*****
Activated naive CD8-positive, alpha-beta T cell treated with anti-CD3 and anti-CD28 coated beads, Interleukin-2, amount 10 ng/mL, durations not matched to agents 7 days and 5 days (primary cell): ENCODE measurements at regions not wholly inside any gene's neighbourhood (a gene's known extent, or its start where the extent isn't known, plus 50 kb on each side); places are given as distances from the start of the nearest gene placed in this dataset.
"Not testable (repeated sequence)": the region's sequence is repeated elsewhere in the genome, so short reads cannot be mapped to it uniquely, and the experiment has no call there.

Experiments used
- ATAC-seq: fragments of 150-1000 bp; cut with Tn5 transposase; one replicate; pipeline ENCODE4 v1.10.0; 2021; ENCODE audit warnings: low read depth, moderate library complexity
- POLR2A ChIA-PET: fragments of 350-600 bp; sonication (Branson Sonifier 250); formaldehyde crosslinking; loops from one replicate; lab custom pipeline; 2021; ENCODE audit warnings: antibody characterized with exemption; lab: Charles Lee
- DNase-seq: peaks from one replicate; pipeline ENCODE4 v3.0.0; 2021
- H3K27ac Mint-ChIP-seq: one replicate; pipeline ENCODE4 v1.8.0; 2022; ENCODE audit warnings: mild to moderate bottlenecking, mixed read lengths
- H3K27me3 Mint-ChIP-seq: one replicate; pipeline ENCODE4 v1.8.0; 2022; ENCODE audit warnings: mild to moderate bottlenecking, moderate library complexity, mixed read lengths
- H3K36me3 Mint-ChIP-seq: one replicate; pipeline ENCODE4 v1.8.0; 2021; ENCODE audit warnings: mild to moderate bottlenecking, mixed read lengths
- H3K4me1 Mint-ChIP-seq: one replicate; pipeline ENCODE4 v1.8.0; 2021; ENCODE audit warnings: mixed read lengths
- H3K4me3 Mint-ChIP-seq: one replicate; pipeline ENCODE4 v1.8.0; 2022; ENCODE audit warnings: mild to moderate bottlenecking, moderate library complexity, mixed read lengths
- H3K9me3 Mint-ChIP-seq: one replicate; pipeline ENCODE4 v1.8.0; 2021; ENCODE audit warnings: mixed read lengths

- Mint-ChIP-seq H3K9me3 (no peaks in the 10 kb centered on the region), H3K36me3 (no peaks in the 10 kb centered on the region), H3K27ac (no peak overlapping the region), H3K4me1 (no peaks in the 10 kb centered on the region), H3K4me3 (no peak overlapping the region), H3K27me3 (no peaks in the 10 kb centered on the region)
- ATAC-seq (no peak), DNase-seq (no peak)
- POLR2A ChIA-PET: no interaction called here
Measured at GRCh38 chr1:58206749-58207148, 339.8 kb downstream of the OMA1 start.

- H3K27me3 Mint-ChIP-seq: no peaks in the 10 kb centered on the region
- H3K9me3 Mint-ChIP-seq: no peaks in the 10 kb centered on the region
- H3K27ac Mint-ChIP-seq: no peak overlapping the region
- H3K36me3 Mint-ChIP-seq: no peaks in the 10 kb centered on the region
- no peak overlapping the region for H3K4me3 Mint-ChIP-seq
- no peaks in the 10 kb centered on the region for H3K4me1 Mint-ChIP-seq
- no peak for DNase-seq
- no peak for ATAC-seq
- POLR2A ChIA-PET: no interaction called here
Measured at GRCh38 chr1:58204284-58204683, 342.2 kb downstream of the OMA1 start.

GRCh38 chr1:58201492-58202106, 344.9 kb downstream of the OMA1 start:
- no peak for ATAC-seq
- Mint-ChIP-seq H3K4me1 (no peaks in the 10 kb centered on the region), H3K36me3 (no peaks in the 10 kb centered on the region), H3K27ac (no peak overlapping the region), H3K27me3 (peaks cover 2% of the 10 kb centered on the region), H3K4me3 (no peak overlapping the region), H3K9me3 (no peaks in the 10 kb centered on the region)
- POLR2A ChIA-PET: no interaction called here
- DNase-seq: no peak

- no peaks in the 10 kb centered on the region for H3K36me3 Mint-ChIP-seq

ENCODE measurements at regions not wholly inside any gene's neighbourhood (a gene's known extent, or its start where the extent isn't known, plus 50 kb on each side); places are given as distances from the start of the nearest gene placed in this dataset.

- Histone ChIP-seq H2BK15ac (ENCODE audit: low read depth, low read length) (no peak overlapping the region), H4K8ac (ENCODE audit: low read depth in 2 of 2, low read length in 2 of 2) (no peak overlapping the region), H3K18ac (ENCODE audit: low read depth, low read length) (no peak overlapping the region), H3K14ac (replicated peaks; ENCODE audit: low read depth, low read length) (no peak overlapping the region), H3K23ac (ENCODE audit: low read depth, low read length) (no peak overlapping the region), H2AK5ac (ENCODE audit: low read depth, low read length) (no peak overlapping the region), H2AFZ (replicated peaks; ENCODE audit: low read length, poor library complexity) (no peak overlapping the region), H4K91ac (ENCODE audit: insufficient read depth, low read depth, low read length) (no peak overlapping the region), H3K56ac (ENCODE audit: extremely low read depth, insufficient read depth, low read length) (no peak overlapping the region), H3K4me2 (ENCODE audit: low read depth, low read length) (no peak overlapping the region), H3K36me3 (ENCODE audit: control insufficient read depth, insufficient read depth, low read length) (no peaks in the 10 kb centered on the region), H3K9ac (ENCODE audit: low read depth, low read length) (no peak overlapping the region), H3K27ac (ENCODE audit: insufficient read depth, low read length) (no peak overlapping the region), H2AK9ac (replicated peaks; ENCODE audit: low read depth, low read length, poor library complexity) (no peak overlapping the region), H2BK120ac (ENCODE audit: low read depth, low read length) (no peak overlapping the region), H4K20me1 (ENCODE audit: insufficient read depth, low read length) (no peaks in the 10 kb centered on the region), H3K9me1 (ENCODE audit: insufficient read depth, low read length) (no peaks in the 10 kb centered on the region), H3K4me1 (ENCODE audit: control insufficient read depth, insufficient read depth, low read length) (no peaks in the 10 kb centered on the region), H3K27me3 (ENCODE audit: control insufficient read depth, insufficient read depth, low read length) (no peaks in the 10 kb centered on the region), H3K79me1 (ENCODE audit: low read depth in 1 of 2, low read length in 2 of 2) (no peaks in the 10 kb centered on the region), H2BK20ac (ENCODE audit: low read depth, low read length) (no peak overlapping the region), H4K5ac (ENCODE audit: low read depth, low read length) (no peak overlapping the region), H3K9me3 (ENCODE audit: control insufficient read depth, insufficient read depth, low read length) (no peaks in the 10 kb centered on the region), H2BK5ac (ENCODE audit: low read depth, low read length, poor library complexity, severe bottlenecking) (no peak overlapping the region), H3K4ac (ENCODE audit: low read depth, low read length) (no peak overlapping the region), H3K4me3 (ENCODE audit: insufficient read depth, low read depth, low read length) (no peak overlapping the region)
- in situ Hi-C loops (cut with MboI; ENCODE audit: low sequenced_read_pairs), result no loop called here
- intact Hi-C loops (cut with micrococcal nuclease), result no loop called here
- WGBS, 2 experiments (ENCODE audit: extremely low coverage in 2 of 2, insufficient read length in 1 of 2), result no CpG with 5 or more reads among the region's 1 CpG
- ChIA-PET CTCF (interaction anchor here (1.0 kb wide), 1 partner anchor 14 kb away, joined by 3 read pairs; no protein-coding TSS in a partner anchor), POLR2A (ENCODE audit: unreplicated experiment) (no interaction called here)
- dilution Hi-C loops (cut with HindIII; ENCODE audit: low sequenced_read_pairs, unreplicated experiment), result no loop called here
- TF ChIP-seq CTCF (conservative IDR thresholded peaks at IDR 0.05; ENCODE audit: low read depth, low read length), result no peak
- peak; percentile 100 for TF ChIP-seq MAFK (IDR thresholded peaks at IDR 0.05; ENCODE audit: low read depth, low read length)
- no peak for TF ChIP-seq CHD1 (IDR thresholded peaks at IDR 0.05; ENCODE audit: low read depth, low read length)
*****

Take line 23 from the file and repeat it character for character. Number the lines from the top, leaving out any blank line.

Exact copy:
- no peak for DNase-seq